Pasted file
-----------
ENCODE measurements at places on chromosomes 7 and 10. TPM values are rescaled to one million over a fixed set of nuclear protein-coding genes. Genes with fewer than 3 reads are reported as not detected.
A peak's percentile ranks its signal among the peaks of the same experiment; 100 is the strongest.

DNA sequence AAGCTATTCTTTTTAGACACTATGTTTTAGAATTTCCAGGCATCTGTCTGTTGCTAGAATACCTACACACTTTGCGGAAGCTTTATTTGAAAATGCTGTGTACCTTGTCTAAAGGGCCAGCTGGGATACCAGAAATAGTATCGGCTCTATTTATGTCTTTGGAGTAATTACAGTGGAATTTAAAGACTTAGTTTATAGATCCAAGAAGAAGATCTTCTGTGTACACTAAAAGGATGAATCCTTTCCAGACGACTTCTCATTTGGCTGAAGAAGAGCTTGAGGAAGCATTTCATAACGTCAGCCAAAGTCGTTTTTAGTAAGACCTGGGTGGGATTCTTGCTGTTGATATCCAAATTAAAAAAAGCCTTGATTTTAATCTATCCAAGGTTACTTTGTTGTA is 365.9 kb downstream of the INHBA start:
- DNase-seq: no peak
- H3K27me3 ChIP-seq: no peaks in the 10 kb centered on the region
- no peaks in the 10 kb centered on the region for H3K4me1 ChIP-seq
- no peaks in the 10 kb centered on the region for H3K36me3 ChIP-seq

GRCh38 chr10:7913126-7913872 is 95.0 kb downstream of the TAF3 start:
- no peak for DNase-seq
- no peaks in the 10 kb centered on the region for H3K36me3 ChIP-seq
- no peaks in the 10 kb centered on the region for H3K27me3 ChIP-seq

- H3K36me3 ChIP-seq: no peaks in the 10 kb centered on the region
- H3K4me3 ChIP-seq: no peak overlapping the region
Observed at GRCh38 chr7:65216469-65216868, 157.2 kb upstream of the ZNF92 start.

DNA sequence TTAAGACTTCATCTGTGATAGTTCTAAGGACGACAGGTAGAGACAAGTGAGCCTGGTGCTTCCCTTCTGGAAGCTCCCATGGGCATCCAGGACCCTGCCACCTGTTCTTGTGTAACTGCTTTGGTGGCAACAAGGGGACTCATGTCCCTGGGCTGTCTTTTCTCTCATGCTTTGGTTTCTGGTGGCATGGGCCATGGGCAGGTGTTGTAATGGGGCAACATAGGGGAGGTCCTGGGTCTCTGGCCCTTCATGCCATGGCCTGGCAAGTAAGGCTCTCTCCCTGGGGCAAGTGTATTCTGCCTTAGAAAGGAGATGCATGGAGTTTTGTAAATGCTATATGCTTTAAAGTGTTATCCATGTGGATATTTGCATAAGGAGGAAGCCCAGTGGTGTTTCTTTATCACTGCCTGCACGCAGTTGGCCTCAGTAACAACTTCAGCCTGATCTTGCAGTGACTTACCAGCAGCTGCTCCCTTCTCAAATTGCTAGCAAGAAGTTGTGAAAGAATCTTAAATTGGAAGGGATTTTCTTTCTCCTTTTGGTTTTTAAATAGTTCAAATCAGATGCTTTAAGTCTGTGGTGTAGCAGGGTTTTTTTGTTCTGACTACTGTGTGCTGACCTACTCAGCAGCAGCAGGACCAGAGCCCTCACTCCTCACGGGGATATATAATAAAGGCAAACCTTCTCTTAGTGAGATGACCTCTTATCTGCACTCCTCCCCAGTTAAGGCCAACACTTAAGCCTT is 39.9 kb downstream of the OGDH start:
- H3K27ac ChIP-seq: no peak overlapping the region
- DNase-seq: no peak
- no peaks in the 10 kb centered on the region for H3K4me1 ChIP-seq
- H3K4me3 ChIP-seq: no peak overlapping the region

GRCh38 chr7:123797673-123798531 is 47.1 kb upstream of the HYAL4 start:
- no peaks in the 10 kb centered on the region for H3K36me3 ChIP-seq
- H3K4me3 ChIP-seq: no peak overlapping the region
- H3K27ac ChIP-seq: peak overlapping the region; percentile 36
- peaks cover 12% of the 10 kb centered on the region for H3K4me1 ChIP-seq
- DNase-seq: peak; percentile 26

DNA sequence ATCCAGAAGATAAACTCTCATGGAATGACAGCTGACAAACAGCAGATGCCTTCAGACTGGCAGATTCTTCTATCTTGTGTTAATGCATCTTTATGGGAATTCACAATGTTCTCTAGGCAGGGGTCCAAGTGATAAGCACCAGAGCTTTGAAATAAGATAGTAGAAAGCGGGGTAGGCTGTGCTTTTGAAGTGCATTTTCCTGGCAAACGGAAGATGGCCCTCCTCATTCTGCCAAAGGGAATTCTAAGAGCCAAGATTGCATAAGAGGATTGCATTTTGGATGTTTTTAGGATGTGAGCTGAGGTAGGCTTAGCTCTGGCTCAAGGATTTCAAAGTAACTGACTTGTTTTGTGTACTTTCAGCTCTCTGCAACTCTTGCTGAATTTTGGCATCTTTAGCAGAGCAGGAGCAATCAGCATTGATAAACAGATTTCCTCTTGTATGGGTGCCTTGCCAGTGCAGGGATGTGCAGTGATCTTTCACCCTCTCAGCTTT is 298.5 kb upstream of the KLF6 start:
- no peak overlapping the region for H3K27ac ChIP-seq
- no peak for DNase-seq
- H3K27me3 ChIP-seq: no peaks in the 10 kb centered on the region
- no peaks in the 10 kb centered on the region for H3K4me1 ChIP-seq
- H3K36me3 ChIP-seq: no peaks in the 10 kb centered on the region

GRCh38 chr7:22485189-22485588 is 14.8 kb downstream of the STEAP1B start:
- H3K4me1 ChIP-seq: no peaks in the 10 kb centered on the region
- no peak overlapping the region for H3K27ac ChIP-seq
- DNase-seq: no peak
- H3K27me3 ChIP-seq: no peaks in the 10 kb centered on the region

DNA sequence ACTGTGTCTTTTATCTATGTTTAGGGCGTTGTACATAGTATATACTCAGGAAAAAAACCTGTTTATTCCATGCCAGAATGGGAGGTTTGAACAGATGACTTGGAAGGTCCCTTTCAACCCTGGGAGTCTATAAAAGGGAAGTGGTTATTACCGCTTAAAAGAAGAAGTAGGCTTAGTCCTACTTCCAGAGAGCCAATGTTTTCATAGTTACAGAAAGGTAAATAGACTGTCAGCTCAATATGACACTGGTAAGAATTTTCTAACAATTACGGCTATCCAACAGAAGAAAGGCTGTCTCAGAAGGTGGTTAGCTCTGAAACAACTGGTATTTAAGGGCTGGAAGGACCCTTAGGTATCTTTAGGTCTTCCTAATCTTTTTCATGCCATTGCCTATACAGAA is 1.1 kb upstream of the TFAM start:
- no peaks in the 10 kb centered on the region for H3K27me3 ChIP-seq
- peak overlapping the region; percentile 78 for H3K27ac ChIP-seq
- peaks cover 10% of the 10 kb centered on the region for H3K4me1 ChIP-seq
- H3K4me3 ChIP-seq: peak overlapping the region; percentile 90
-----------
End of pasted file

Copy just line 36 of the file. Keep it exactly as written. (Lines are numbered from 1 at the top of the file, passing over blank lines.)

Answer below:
- H3K27me3 ChIP-seq: no peaks in the 10 kb centered on the region